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"Is there a way to measure frequency (detect pitch) better than FFT, that is, with better resolution in less acquisition time?" yes there is. or are. there are multiple better ways to do musical pitch detection in real time that are far, far better than running an FFT. consider : Average Magnitude Difference Function (AMDF) $$Q_x[k] = \sum_n |x[n] - ... 7 From the ones I've been using I can recommend: YAAFE - very pleasant to work with in Python ESSENTIA - another one I like particularly due to Python integration aubio FEAPI Aquila - friend of mine used it extensively and he likes it a lot Recently I came across this paper and I believe that this should perfectly answer your question. Moffat D. et al - ... 7 Cons: Not as accurate This is just compared to the other methods. I was measuring frequency very accurately to look for clock drift, etc: 1000.000004 Hz for 1000 Hz, for instance. For guitar pitch detection it will be fine. doesn't work for inharmonic things like musical instruments I should have said "it can't find an accurate fundamental if there is ... 6 This question (about "time-scaling" audio) is closely related to pitch shifting, which is time-scaling combined with resampling. But changing the speed without changing pitch is only time-scaling, so there is no resampling involved (contrary to what thomas has suggested). There are frequency-domain methods (phase-vocoder and sinusoidal modeling) that can ... 5 I have tried the following: Launch Audacity. Generate a 15000 Hz tone in the track created by default. Add a new track. Generate a 15400 Hz tone in the new track. A lower frequency tone appears during playback. The reason is that both tracks have high levels, so their sum exceeds 1.0; and Audacity applies clipping or limiting. This non-linear operation is ... 5 The two concepts are related to two different dimensions or aspects of music which might or might not be correlated. Onset detection is concerned with finding the points in time at which sounds start. Doing this does not require prior knowledge of the particular pitch (or fundamental frequency) of the sound. It may indeed rely on the property that at the ... 5 They may be referring to patent US3800088 by Harald Bode. I have a bunch of images from 15 years ago to explain a way to do frequency shifting so that it has the best chance of sounding good. I would call it single-sideband frequency shifting. Here the range of possible frequencies in the signal are drawn as two arrows each spanning half the circumference ... 5 When I play A3 (220Hz) in my guitar, the fifth string which is A2 (110Hz) also vibrates a bit: it is what is called Sympathetic resonance. Besides other non-linear effects, this could be the case. This phenomenon also occurs sometimes when recording bat calls, you can observe resonance at half the fundamental frequency. Here, the fundamental frequency is ... 4 Cepstrum argument is called quefreency, which is in fact a time domain. So for example if you are looking for the fundamental frequency then you are searching for a peak in a specific range. In your case that's [0.002; 0.2] \;sec, which corresponds to [50; 500] \; Hz., knowing that f=\dfrac{1}{t}. So when you are searching for fundamental frequency, ... 4 Audiophiles don't hear anything unless they are told what to expect. Joke aside, this is equivalent to transposition by a bit less than a semitone. The effect won't be noticed on voices - this is way too low for any kind "chipmunk" effect to be observed. As for music, some people very familiar with the original music might detect the change of tonality and/... 4 Check out chapter 1.3 of this IRCAM paper on multi-F0 estimation. It discusses the difficulties in extracting multiple F0s from a recording, including the handling of overlapping partials, transients, and reverberation, as well as the modeling of domain-specific sources with varied spectral properties. 4 OK I did the two some time ago, TDHS in principle just apply time scale modification and to change the pitch do you need apply interpolation (resample) and it will shift the spectral envelope. For TDHS is hard to find some paper that teach how its really works, I learned the math and how it works in the Burazerovic Dzevdet paper: N_p is defined as the ... 4 Because guitar strings have non-zero stiffness, non-zero diameter, and non-zero displacement, the physical vibration frequency of the string's overtones can be slightly sharp. Thus inharmonic. But this slight inharmonicity might be part of what makes certain real stringed instruments sound more "interesting" than some simplistic additive and waveform ... 4 Here is roughly how it works. A typically musical note is made out of harmonics and the fundamental. The fundamental is also the spacing between the harmonics. For 100 Hz fundamental you would get 100Hz, 200Hz, 300Hz, 400Hz, 500 Hz, etc. For 200 Hz you would get 200Hz, 400Hz, 600 Hz, which is simlar to 100Hz but not the same. Note that specifically 300Hz ... 4 Sample playback The basic idea of sample playback in musical applications is to keep track of each voice's playback position, to form an output sample by reading the source sample data at the playback position, to add a possibly time-varying playback step to the playback position, and to repeat this in a program loop until we have accumulated enough output ... 4 The f[i] * i together determine the phase and frequency at every i so sine wave is only rendered correctly if there is no speed change, so the algorithm must be changed to allow for continuous time i and any change in frequency must not cause a phase jump. So try a phase accumulator approach, where phase for each i is incremented as required by the frequency.... 3 Usually, the envelope of a note will decay. A new note pluck will start (add or replace) a new amplitude envelope with an attack transient. So you might add envelope tracking to your spectral frequency analysis (which may or may not be appropriate for correct pitch estimation). 3 As @jan pointed out, you're probably asking for a little too much, especially if you're looking for a ready implementation. Doing a quick search on Google, I came across several papers that may be a helpful start. In this paper called Multi-pitch Detection Algorithm Using Constrained Gaussian Mixture, the authors use the Expectation Maximization algorithm ... 3 If you are not doing this in low-latency real-time, you can work backwards from the stable portion of the pitch estimate to the transient attack portion of the waveform at the beginning. The sound of a plucked guitar string evolves in a possibly predictable pattern over time (e.g. more so than voice). If you can estimate the onset time and/or have ... 3 so Adamski, what you have here is what we call "the Octave Problem" and is well-known and oft discussed with people who work on the pitch detection problem. first, some definitions. given a quasi-periodic signal, x(t), where$$ x(t) \approx x(t+T) $$in some local region where t \approx t_0, we normally define "pitch", measured in octaves as the base-... 3 There is no easy answer to that question. Plenty of algorithms exists which are suitable to that task. Nowadays Non-negative Matrix Factorisation (NMF) is getting more and more popular in this field of research. If you have enough of resources and knowledge then you can try it. It's just a 'fancy' SVD decomposition with some 'constraints and tweaks'. Some ... 3 I realized I had forgotten to make an update to this. I ended up following @robert bristow-johnson's recommendations in the comments. I used time-domain McLeod Pitch Method in a live application (records audio in a loop) which works very well. You can see the source code here: https://github.com/sevagh/Pitcha 3 I already answered your question here: https://stackoverflow.com/questions/33667275/fast-frequency-measurement/33678202#33678202 But, in summary, in certain circumstances, you can interpolate an FFT result to finer resolution that FFT bin spacing, thus allowing you to use a shorter data window for better time resolution. But FFT frequency is not pitch ... 3 Thanks for citing my blog article on frequency calculation. Based on your emphasis on efficiency I am going to recommend a different approach which should get you equivalent or superior results with way fewer calculations. The first thing you should do is smooth your signal heavily with exponential smoothing. This will squash your harmonics and mitigate ... 3 Frequency is mathematically defined as the number of cycles per second. So it is a more strict word mathematically. It is represented numerically by the unit called Hertz. f=1/T, where T represents the one-period length of a waveform. This makes frequency quantifiable. Pitch on the other hand, is a perceptual characteristic of a sound frequency, so it'... 3 The pitch period of a perfectly periodic function, x(t), is the smallest positive value P>0 such that$$ x(t+P) = x(t) \qquad \forall t \in \mathbb{R}  Now, simply because a function is periodic with period $P$, then it is also periodic with periods $2P$ or $3P$ or $4P$ or any integer multiple of $P$, but we don't pick $2P$ or $3P$ or $4P$ for the ...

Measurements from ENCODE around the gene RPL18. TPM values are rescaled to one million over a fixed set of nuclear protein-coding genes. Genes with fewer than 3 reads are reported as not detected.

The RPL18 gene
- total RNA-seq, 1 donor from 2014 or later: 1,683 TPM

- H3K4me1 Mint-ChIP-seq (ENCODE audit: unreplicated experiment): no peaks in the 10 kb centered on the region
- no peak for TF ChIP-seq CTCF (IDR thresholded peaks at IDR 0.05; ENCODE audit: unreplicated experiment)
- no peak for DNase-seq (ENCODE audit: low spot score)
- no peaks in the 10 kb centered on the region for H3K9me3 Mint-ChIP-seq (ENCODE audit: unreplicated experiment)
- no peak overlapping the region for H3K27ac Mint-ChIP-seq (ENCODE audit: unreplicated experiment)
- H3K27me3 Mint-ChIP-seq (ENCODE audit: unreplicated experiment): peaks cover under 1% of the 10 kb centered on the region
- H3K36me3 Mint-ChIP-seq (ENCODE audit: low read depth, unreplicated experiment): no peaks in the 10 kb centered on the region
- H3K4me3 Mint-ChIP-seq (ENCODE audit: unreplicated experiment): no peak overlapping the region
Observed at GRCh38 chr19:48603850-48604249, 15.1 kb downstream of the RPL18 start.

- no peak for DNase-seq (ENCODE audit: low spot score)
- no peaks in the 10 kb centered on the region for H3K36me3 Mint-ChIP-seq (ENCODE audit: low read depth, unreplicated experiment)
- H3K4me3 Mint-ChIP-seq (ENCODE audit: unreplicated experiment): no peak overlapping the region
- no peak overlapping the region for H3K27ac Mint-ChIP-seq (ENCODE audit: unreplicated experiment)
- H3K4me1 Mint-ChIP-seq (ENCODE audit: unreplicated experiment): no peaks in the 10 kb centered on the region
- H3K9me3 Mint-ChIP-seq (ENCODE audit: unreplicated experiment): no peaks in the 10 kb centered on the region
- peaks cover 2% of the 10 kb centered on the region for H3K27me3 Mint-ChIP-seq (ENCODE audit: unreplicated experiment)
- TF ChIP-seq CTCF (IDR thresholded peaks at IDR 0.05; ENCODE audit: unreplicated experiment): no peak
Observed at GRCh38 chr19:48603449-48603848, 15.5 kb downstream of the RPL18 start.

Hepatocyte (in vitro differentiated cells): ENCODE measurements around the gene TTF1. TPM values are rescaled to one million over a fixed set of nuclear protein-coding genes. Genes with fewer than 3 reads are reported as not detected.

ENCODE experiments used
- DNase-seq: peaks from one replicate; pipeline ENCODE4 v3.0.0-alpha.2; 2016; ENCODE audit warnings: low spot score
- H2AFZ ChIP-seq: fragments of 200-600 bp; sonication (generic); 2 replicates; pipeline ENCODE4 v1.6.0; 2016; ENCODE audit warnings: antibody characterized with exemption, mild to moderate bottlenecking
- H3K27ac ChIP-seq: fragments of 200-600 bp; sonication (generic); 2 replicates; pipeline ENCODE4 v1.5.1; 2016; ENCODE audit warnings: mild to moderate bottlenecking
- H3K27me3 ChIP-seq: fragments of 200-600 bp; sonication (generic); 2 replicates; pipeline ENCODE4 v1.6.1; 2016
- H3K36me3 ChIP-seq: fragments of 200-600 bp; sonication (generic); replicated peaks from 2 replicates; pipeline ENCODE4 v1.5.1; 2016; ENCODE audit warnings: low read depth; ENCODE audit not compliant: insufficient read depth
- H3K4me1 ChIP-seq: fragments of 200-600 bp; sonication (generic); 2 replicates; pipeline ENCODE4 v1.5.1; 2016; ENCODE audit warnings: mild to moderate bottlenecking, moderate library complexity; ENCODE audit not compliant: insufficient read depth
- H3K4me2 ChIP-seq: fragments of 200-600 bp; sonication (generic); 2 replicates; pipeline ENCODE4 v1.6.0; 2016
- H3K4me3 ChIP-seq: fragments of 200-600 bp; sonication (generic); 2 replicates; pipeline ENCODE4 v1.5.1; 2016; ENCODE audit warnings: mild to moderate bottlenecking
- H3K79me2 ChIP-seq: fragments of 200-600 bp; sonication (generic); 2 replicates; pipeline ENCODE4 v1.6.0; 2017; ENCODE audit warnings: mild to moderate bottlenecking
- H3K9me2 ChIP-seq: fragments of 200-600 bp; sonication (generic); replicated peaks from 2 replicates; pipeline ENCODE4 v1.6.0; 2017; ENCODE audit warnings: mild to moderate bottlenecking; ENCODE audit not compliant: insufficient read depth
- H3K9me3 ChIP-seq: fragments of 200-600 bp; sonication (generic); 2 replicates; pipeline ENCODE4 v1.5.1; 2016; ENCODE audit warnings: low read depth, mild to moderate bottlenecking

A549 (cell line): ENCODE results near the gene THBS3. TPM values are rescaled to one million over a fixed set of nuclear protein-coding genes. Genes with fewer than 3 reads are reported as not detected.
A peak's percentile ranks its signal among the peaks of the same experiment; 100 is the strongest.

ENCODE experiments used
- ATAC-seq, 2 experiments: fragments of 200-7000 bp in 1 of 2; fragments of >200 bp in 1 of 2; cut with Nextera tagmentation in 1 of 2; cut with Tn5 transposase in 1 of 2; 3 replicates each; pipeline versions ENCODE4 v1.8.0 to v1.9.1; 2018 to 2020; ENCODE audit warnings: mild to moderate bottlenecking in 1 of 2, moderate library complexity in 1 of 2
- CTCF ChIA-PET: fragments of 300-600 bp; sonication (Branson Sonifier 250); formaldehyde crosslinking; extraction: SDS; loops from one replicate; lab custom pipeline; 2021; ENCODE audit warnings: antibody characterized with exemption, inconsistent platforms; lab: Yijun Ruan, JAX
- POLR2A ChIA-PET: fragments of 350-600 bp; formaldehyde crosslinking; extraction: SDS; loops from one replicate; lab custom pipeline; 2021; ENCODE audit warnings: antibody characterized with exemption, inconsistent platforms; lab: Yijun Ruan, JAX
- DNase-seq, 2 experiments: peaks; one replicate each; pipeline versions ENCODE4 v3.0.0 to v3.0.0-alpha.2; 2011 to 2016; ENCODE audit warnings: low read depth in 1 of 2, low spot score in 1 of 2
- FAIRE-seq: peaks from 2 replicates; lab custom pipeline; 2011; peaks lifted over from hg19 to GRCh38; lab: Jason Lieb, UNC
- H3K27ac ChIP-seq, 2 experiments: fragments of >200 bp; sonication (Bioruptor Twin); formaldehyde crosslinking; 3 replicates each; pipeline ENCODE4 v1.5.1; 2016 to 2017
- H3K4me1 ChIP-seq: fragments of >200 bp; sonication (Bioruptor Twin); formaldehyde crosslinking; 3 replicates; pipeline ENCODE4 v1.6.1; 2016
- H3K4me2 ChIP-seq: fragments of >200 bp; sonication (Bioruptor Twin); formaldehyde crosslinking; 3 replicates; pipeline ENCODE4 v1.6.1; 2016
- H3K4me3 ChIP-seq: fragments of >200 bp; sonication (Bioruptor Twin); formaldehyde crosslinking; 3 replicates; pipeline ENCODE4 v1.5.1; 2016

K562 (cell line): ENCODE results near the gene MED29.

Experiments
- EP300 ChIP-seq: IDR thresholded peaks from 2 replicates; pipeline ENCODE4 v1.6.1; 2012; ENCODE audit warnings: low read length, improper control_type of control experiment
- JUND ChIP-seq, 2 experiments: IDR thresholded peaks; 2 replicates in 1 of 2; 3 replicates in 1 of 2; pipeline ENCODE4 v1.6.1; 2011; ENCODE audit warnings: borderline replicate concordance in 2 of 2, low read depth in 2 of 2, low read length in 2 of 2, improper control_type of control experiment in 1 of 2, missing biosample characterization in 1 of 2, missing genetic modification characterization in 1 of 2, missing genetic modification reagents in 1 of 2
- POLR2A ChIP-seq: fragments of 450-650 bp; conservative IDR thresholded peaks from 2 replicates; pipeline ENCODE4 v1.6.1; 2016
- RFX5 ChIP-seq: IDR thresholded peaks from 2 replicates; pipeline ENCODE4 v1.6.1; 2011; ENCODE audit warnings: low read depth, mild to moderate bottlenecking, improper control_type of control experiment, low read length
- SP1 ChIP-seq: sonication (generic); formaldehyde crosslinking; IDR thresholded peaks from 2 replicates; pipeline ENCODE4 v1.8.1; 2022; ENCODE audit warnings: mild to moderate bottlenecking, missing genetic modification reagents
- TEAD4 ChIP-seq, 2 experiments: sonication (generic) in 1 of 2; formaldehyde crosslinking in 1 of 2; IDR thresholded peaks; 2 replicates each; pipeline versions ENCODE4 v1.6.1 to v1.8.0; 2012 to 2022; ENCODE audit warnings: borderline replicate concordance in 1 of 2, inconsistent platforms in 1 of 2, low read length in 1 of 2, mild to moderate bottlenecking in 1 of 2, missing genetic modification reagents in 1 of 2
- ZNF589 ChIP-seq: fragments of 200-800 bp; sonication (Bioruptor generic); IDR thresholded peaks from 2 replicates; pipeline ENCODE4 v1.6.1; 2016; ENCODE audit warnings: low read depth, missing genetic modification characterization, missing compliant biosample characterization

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$g(\tau,m)$ is the weighting function used in the paper. Equation (7) tells you how to calculate its value. $\tau$ is the fundamental period which is the reciprocal of the fundamental frequency, $f_0$. If the fundamental frequency is 440 Hz then $\tau$ is $1/440 = 2.27$ ms.

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Using the standard deviation of time lags is not a bad idea - the problem is that for very noisy signals such as consonants you won't really get a pattern with peaks. Your suggestion would be more useful in the context of musical instruments sound (for example to measure the inharmonicity of a sound, from violin to piano to bell...) You can look at the ...